Again, it is not only about preserving old buildings or cultural practices for the sake of preservation itself. It is also about exploring new functions for them that allow flexible and reversible interventions for their revival and survival. In order to achieve this goal, we need the help of holistic and interdisciplinary university programs. The first European program in this regard was the Raymond Lemaire International Centre for Conservation, founded in the 1970s within the College of Europe in Bruges and continuing today within the University of Leuven. Together with several partners, they were responsible for the “Cultural Heritage Counts for Europe” document, that was at the origin of the European Year for Cultural Heritage.
The synergy between tradition and innovation has also been the leitmotiv of organisations such as Europalia in Belgium, in whose growth I have been involved with since its very beginning. It is now a loyal partner of BOZAR. It offers a bilateral platform of visibility for a different country every two years, allowing them to showcase past their past traditions in a narrative focused on a progressive dialogue in the present, fueled by contemporary creativity.
Creativity used to be the prerogative of the artistic fields, but has now extended in the Europe of today to all sectors of activities: creativity as a driver for technological innovation in Silicon Valley, creativity as a source of innovation for new products, processes, and organizations, creativity in governance and politics: creativity is everywhere, of course also in heritage. A new ‘creativity’ division at UNESCO’s World Heritage Centre in Paris has for instance been set up: it aims to foster creativity in every sector of activities for the purpose of development. Artists, cultural stakeholders and cultural institutions are in the frontline because creativity find its roots in our intangible heritage: skills, social practices, rituals, performing arts, craftsmanship.
Let us not forget that, like technological and scientific innovations, cultural innovations by artistic entrepreneurs contribute to what Josef Schumpeter calls “creative destruction”: allowing major transitions to shape and re-generate our society.
This being said, I don’t see this rationale as an occidental attempt to creatively destroy our common heritage. We have all suffered the severe mutilation of cultural heritage, first by war, and later by rapid and uncontrolled urban development. The city where I am from, Brussels, is a perfect example of chaotic urban development at the expense of its historic buildings, from which it has suffered more than from WWII. A new word has even been invented for it: ‘Bruxellisation’. Today the challenge is not to undo all of our mistakes from the past but to create new cities where the older and more recent built environment are seen as a resource for building smart cities. Creativity can be used to explore new functions for heritage. This is also part of the resilience capacity of any system.
In my modest experience of Romania and its heritage and traditions I have been amazed by its diversity as a source of creativity: a rich mix of rural, natural, urban or industrial heritage, both tangible and intangible, traditional and contemporary.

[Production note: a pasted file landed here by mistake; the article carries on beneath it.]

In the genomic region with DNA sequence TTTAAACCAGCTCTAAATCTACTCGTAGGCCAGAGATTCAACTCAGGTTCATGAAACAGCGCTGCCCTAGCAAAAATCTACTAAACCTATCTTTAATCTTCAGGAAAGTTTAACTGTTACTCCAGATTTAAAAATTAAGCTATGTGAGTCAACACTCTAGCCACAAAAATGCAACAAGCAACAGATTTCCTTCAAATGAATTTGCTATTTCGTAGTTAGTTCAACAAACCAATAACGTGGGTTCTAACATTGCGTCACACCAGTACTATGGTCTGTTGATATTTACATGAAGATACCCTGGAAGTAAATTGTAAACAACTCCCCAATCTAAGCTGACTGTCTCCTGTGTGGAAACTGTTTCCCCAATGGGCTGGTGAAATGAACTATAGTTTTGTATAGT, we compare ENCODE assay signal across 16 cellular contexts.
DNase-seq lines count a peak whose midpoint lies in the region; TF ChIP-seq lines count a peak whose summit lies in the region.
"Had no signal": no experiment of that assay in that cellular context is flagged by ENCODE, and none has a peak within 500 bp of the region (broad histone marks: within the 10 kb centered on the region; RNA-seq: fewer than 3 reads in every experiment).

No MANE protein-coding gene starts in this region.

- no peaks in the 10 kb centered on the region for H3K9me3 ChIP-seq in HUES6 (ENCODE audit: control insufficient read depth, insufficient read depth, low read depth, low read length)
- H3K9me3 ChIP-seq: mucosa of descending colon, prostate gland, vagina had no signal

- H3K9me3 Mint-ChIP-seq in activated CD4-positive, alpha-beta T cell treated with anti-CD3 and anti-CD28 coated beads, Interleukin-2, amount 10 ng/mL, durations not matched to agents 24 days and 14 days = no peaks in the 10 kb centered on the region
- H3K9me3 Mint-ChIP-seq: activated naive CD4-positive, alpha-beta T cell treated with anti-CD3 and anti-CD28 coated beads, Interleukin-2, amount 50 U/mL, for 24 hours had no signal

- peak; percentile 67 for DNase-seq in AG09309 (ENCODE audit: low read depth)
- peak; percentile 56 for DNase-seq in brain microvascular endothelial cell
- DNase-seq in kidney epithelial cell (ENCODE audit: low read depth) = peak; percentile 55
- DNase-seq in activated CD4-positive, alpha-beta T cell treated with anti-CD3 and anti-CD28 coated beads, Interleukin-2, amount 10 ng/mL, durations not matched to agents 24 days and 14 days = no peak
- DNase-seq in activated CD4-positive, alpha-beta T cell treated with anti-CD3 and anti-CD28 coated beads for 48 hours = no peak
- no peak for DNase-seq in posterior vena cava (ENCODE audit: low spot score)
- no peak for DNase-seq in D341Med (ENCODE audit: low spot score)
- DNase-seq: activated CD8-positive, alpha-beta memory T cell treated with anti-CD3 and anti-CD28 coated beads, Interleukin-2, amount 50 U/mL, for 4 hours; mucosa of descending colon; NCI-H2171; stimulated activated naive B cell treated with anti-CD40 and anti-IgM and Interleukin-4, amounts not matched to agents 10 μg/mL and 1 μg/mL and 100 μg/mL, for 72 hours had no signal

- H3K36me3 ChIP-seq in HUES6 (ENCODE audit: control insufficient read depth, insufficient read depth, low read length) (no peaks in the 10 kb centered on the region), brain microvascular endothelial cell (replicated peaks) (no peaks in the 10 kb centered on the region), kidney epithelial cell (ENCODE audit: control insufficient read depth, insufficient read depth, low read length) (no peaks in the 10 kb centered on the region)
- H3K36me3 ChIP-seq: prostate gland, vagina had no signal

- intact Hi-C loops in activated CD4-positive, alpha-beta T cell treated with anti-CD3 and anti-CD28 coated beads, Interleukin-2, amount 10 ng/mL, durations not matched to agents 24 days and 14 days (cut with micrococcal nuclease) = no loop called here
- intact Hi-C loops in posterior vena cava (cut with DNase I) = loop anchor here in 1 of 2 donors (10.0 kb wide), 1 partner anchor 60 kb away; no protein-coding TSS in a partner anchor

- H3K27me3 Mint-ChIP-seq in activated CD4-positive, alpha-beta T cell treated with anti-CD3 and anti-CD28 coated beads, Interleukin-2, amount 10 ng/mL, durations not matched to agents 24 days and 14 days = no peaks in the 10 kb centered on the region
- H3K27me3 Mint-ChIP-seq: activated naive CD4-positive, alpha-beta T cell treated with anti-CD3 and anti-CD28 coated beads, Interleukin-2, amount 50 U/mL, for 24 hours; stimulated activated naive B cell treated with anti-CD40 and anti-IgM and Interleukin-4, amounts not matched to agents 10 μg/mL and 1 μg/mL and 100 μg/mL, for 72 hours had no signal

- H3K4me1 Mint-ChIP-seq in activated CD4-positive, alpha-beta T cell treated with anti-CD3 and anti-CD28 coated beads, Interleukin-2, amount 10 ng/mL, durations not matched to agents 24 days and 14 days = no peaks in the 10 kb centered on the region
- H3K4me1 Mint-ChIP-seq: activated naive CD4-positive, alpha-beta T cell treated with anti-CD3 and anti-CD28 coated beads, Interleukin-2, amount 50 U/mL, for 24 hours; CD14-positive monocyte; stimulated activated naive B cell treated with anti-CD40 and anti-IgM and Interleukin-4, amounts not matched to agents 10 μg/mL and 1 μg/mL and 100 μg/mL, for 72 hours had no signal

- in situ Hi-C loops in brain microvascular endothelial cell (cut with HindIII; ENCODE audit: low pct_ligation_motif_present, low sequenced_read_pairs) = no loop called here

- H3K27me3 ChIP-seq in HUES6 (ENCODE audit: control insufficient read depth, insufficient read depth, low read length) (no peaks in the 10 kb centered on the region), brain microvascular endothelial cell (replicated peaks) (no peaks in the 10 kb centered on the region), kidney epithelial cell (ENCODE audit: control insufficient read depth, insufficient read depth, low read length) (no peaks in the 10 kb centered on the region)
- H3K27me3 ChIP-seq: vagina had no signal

Romania shares a common identity with other European countries well beyond the question of tangible heritage. Romania shares with French speaking countries common roots in its language, and all the intangible heritage associated with it. Despite the threat towards some of its tangible heritage, there is a commitment towards safeguarding Romanian built heritage and to consider it as an economic resource: think about the economics opportunities from the adaptive re-use of Transylvanian manors and castles, think also about the opportunities of developing the Jiu Valley with its industrial heritage of coal mining, not just in terms of tourism, but in terms of places for artistic creativity, inspired by ancient remnants of technological activities located in beautiful natural landscapes. From that perspective, what happened in Rosia Montana was a really inspiring example for the rest of Europe. Examples of UNESCO’s listing of mining landscapes in North of France, and in Belgium, could equally provide inspiring success stories of local development.
Romania has its own Silicon Valley, fueled by its cultural heritage and its artistic production. Its cities and regions illustrate that creative diversity: Sibiu and its Flemish art collection, Targu Jiu, the city of Brancusi, Cluj and its research around art and science, the wooden churches of Maramures, the industrial heritage in Caras Severin, Timisoara, the future European Capital of Culture, or Bucharest and its contemporary art scene.
But, even more than its cities, the Romanian artistic heritage, taken as laboratory of shared narratives, could have never emerged without the creative and critical vitality of the likes of Brancusi, Eminescu, Ionesco, Cioran, Mungiu, Grigorescu, Bratescu, Tzara, Muntean, and the emerging art scene. Their works, including the most forward-looking ones, as well as those from many others are at the heart of the development of the Romanian imaginary heritage and its success beyond its borders.
The future of this narrative can be imagined through the rather provocative statement of the Romanian philosopher, Cioran, for whom Romania is much more about its potential rather than its present state of mind. An echo of the European construction: encouraging the individual, the historic building, the community, the artist to go beyond oneself, to dare experimentation and to focus on the journey rather than target the fait accompli.
I hope we can work on this imaginary narrative together in the years to come, in Romania, in Belgium, and within our European context.
I thank you all for your attention.